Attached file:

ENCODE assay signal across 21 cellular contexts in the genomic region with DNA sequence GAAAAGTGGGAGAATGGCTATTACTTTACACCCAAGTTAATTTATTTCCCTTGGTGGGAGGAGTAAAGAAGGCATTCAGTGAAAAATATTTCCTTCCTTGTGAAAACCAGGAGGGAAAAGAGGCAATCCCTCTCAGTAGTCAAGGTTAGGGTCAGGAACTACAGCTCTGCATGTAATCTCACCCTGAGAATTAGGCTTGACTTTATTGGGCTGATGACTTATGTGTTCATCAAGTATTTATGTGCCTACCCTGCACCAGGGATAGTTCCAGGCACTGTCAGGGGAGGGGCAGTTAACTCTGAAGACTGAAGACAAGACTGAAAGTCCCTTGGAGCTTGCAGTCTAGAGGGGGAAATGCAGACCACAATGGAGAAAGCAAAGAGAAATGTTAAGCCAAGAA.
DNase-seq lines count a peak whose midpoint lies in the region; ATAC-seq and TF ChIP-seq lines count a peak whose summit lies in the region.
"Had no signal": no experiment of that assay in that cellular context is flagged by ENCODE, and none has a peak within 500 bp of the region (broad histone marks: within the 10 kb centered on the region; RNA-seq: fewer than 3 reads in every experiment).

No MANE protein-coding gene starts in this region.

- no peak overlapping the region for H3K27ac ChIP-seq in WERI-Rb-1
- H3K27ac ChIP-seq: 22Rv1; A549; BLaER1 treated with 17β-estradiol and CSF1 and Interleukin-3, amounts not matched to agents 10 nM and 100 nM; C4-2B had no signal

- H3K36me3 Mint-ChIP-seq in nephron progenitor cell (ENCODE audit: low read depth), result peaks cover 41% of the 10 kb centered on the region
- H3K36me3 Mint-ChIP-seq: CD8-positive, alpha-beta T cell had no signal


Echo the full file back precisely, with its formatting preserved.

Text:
ENCODE assay signal across 21 cellular contexts in the genomic region with DNA sequence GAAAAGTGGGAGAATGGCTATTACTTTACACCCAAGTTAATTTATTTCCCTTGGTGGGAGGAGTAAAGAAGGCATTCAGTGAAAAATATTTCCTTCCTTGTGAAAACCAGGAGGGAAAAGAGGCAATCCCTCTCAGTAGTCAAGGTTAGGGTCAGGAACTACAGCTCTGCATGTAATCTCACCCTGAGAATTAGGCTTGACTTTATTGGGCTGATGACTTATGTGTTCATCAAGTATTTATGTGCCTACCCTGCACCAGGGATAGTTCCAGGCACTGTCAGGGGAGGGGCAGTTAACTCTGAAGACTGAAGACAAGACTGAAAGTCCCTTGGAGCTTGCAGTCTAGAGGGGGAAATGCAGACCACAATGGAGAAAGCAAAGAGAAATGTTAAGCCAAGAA.
DNase-seq lines count a peak whose midpoint lies in the region; ATAC-seq and TF ChIP-seq lines count a peak whose summit lies in the region.
"Had no signal": no experiment of that assay in that cellular context is flagged by ENCODE, and none has a peak within 500 bp of the region (broad histone marks: within the 10 kb centered on the region; RNA-seq: fewer than 3 reads in every experiment).

No MANE protein-coding gene starts in this region.

- no peak overlapping the region for H3K27ac ChIP-seq in WERI-Rb-1
- H3K27ac ChIP-seq: 22Rv1; A549; BLaER1 treated with 17β-estradiol and CSF1 and Interleukin-3, amounts not matched to agents 10 nM and 100 nM; C4-2B had no signal

- H3K36me3 Mint-ChIP-seq in nephron progenitor cell (ENCODE audit: low read depth), result peaks cover 41% of the 10 kb centered on the region
- H3K36me3 Mint-ChIP-seq: CD8-positive, alpha-beta T cell had no signal